He was also known to have carried a gun. Police feel pools of blood found outside the house may have been from gunshot wounds the victims inflicted on his attacker or attackers. An autopsy showed later Warzinski had not lost that much blood in the beating.
At the time, police indicated the Warzinski and Wolfe murders were connected. Warzinski’s home was located less than a block away from where Wolfe spotted the suspicious car. A theory is whoever was in that auto was “casing” Warzinski’s home. It was determined his home had been ransacked before it was set afire.
In both murders, police began looking for a suspect, a man possibly in his middle 40s with short, tapered hair and a mustache. This suspect was a white male, police said, with a rough complexion and possibly acne scars on both cheeks.
No such person was ever caught.
District residents were shocked at the brutality of these two killings. But less any a year later, that shock turned to fear.
On Oct. 5, 1973, the body of Debra Makel, 8, of Rices Landing was found not more than a quarter of a mile from her home.
She had been raped and strangled.
Police swarmed through the community searching for her killer, a probe that delivered no suspect.
The child had been the object of a two-day search. Her body was found beneath brush and logs along the bank of a stream bed at the site of an old distillery at Fern Cliff.
Investigators said Debra had gotten off her school bus Friday afternoon, Oct. 5. She left her school books and a package on a table and then left home to play. She was never again seen alive.
Two cousins found her body. One of her legs stuck out from under the brush. She was wearing brightly striped stockings, the same articles of clothing she wore to third grade classes Friday at Dry Tavern School.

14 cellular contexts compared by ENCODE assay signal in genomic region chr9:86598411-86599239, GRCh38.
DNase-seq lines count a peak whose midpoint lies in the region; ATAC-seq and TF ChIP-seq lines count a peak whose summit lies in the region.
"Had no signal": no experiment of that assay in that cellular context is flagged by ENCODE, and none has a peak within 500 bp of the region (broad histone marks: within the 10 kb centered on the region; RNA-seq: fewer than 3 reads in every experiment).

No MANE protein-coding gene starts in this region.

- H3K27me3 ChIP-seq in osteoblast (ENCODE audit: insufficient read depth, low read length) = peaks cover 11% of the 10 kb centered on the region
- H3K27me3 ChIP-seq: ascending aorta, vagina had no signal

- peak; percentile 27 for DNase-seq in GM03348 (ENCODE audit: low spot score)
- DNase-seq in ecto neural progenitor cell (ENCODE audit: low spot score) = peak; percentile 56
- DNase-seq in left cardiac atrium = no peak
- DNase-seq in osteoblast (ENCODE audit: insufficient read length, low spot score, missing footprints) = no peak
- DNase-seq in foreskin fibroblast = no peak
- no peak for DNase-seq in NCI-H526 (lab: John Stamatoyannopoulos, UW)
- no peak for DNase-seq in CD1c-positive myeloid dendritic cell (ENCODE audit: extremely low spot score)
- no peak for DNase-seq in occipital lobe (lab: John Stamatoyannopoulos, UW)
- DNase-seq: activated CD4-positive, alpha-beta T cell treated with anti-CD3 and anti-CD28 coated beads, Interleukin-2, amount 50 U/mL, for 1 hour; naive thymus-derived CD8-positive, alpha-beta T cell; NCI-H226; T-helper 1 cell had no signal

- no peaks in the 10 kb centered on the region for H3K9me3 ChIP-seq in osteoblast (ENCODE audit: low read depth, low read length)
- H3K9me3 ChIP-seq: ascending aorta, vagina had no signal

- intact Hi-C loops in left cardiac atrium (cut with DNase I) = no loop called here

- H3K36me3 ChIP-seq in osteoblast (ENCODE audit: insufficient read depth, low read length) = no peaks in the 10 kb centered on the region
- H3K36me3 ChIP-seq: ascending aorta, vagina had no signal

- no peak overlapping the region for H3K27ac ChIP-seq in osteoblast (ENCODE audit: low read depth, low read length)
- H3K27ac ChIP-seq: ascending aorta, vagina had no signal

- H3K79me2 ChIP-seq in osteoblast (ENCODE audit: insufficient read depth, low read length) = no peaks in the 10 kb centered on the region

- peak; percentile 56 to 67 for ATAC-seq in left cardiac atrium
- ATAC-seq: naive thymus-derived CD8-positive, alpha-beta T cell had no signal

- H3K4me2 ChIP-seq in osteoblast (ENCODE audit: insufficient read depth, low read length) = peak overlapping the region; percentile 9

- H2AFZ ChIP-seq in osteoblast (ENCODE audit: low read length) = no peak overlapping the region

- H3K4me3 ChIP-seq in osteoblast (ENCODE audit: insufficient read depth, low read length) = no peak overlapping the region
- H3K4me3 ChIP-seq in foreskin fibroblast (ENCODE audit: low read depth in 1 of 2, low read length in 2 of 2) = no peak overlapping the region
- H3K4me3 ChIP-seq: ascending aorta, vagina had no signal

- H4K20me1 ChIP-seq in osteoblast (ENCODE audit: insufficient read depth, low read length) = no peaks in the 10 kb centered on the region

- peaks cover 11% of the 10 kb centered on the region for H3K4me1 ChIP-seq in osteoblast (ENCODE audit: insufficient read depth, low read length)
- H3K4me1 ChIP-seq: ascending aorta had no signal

State police said everything possible was being done to find her killer.
A reward fund was set up. It has gone unclaimed.
In April 1974, Dr. David Hoy of Paducah, Ky., a lecturer, psychic and showman came to the area and visited the scenes of the Makel and Wolfe murders.
He said he “felt certain,” he knew those involved in the Wolfe slaying exactly how it happened. He passed this “information” on to state police.
He also said he had given state police a description and name of the killer of eight-year-old Debra Makel.
However, what information he gave police proved insufficient for them to make an arrest that would stand up in court.
A few months later, on May 2, 1974, another murder was discovered.
John David Watson of Wheeler, near Connellsville, had gone out the night before to make a purchase at the store for his mother.
The next day his body was found in the Morrell area.
He had been shot in the head.
The discovery brought an end to the search for the 14-year-old boy who had been reported missing when he didn’t return home.
It also gave police another unsolved murder.
On July 2, 1975, Martin Furiga of New Eagle was reported missing.
Five months later his decomposed body was found in the woods off the Summit Road near Laurel Caverns.
He had been shot to death.
The next several killings in this region occurred within about one year and the victims were all young women; each was sexually assaulted.
Circumstances around the five different killings led authorities to believe they were searching for one killer. However, as the probe went on, police began to believe the killings may not have been done by the same person.